Directions for use: In case of war in Syria and Yemen: Press the button once for a single bomb; twice (or more) for « double-tap bombings »

“Throughout history most humans took war for granted. Whereas peace was a temporary and precarious state. International relations were governed by the law of the jungle, according to which, even if two states were in peace, war remained an option. Whenever politicians, generals, businessmen and ordinary citizens made plans, they always left room for war. From the stone age, to the age of steam; and from the Arctic to the Sahara every person on earth knew that at any moment, their neighbors might invade their territory, defeat their army, slaughter their people and take their land. During the second half of the 20th century, this law of the jungle has been finally broken. In most areas war became rarer than ever. Before the 20th century, war was responsible for 15 % of deaths, during the 20th century for about 5% of deaths and now, in the 21st century war causes 1% of global mortality. War has started to be inconceivable. For the first time in history when governments, corporations and individuals see their future, they don’t count war as a likely event. Nuclear weapons have turned war between superpowers into a mad act of collective suicide and therefore forced the most powerful nations on earth to find more peaceful ways to resolve conflict. In consequence the word ‘peace’ has acquired a new meaning, whereas previous generations thought about peace as the temporary absence of war. Today we think about peace as the implausibility of war. Such peace prevails between almost all countries.” (Yuval Noah Harari – Homo Deus)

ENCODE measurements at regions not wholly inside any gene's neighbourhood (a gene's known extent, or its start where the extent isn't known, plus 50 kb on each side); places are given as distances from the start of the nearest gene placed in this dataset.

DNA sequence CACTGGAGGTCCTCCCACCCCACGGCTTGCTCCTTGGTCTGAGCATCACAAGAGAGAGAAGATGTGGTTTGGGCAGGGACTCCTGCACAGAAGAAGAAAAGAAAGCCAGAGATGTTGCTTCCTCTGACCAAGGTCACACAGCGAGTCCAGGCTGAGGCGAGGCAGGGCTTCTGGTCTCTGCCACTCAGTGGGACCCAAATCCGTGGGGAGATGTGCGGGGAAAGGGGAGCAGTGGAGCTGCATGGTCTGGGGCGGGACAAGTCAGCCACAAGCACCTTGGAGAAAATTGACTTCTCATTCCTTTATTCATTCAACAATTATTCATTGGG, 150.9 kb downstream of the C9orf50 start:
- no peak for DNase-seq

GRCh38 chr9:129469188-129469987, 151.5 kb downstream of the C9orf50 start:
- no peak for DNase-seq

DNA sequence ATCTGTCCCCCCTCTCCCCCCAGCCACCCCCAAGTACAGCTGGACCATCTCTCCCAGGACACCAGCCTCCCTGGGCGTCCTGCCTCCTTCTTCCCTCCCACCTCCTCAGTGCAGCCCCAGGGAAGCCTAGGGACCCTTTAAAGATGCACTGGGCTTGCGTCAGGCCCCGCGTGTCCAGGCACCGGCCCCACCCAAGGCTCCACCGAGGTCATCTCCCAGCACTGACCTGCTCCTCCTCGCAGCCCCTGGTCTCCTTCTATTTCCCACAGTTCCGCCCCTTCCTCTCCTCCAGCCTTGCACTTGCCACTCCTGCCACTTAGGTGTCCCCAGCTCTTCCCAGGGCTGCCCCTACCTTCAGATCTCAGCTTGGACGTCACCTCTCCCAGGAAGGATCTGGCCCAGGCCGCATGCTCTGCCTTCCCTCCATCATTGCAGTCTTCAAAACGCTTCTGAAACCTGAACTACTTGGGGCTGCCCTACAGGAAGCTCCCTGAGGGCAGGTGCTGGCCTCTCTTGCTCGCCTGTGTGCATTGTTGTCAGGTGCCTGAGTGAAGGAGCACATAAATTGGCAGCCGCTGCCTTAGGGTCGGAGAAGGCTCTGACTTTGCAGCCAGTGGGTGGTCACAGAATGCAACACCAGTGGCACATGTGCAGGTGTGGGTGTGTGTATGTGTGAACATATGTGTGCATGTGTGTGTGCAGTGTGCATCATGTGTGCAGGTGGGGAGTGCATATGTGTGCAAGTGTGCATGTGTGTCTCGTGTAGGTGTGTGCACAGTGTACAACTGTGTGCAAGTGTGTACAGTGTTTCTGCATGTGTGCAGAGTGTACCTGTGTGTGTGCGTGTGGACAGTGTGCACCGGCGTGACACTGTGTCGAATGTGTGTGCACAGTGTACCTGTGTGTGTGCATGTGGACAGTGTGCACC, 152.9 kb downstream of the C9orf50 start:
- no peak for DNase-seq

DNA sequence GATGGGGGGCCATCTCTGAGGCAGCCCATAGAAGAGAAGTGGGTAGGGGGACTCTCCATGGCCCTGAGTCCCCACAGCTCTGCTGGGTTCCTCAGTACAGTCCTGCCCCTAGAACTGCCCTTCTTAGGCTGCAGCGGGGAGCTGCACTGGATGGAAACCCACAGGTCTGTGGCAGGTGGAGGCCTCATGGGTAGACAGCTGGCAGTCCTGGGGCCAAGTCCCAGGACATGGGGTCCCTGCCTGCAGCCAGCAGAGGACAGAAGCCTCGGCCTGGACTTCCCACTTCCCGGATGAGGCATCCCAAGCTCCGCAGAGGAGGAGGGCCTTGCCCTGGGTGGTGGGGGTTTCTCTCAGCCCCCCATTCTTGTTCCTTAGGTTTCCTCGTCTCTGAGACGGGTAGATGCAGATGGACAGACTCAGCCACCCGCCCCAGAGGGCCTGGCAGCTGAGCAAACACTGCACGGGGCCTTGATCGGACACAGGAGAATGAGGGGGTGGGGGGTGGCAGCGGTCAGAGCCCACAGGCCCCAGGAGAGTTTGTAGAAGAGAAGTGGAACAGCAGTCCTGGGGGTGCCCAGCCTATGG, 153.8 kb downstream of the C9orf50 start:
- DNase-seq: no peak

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Warfare has undoubtedly changed drastically over the course of the past 150 years. Whilst during WW2 superpowers were still able to test their inventions (for example atomic bombs in Japan), nowadays, there’s relative peace almost everywhere except the Middle East and certain areas of Africa. This geographical restriction of modern warfare minimises “invention testing”, allowing the wars in Syria and Yemen to become a testing ground on which rich countries are able try out their weaponry and test the gravity of their damage, mostly without fearing prosecution.

In the 21st century it’s drones that bomb targets. Though they are still controlled by drone drivers, these, however are located at 1000 km from the sites separating the soldier from the battlefield. Although soldiers no longer have to be sur le terrain, they have not yet become indifferent to those they kill on a daily basis, which is (fortunately) shown by their ability to be affected with post-traumatic stress disorder. The people of the 21st century have not yet lost their moral compass. Yet our countries call us to lose this sense of humanity and eliminate our instincts: American soldiers no longer learn by shooting at round targets, but those in the form of humans, since, absurdly, it was found that soldiers during combat, do not often enough shoot (and kill) their opponents or deliberately miss the target.